It’s not news when we hear people say “life is unfair.” It’s a fact that nobody in the world can deny. Some people are born rich, some are born poor. Some people are born lucky, some not so much. Some people have to work hard just to make ends meet, some people don’t have to work at all and they don’t have to worry about anything. Some other times, your hard work is credited to other people who don’t do anything. Some people throw food away because they are too full to finish it, some people dive in the trash to find food because they can’t afford it. Some people sleep in a warm and comfortable bed every night, some have to settle for the road side and build immunity from mosquitos and frostbites. The list goes on…
I think people have become too lazy to challenge the fact. “Life is unfair, deal with it” is now everyone’s life motto. The way we deal with the unfairness of life is what differentiates us, though. I can think of 2 ways that people do to deal with the injustice bastard that we call life. One, the apathetic and helpless way where people basically want to do nothing because they believe that it is just the way it is. Two, the optimistic way where people realize that life will always be unfair but surely there’s something we can do to make it less unfair.
This contemplation brought me to a sudden realization that most of my life, I have been the helpless type. I knew that life is never fair for everybody, but I had this belief that there’s nothing I could do to help make it better. It affected the way I viewed life and behaved in it.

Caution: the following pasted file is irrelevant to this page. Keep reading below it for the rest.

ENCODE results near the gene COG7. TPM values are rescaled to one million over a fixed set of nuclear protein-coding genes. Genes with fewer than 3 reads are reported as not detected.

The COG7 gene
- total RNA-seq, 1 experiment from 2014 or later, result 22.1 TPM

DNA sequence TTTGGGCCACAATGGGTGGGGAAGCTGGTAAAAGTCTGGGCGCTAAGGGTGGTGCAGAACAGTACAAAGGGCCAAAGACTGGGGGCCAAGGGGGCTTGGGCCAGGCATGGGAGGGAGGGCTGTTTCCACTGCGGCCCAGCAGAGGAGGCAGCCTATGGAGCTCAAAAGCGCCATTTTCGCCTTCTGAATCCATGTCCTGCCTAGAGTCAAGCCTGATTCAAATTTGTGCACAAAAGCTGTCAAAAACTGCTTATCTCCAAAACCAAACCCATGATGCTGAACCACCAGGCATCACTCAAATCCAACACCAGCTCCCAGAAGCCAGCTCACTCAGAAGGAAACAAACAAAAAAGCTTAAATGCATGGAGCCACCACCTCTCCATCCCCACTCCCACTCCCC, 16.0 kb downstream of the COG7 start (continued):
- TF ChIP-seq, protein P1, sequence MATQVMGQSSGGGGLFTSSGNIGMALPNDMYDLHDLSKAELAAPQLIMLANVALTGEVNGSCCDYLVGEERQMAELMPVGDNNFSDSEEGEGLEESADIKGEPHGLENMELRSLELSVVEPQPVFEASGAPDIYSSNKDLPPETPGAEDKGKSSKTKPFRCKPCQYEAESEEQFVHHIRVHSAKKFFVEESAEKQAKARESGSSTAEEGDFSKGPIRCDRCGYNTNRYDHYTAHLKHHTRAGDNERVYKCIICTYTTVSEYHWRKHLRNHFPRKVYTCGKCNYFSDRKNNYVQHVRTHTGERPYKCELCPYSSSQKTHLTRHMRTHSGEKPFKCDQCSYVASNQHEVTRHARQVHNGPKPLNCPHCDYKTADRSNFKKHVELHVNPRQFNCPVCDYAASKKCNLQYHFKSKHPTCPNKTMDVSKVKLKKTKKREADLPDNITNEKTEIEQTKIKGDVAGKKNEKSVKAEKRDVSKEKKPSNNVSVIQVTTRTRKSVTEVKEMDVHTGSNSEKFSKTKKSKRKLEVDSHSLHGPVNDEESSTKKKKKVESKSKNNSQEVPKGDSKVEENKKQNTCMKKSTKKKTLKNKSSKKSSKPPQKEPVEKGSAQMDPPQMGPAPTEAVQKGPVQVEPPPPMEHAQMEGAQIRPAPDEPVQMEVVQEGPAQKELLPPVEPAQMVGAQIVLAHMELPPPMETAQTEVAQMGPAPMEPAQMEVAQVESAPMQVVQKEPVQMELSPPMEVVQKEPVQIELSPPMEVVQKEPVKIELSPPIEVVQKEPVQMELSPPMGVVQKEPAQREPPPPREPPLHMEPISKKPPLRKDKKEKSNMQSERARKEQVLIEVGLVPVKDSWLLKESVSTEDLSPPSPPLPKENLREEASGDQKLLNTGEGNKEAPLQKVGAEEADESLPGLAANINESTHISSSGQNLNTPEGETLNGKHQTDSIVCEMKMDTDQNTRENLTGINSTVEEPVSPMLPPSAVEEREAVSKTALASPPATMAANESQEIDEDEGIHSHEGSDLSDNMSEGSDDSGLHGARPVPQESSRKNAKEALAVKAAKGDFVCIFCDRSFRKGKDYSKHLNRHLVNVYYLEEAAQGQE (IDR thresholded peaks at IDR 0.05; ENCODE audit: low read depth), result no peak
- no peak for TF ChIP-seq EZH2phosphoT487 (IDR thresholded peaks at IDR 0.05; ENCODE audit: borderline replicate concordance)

Being the melancholy type of person that I am, it’s always between perfection or nothing. What it means is that if what I do don’t change the world then there’s no use of doing that. This is something that I honestly need help with.
At some point I just couldn’t live with all the BS anymore. It was not easy to ignore all the things that are going wrong around me. It bugged me every time I passed by the homeless guys every day and there is nothing I could do to help him. It bugged me so freakin’ much to see a child selling things when it’s dark when they’re supposed to stay at home, studying or sleeping. It bugged me more than anything to see bigotry became the excuse for people to discriminate.
It bugged me until it hurt. So hurt that it pushed me to act on my conscience.
Then I learn that a small thing for me can mean the world to somebody else. Some coins that means little to me, means a day meal for somebody else. A simple thank you to the taxi driver can make their day better. A box of lunch with food I don’t like, means another day survived for other people. An old t-shirt that I don’t use anymore because it’s outdated, means a warm good night sleep for them.
These are small actions that really makes a big impact, even though we don’t know it.
From then on, I deal with the unfairness of life in a different way. By trying to do something when things seem wrong. In a way I know how to make a difference in life: by giving what I can, no matter how small. Because small is the new big.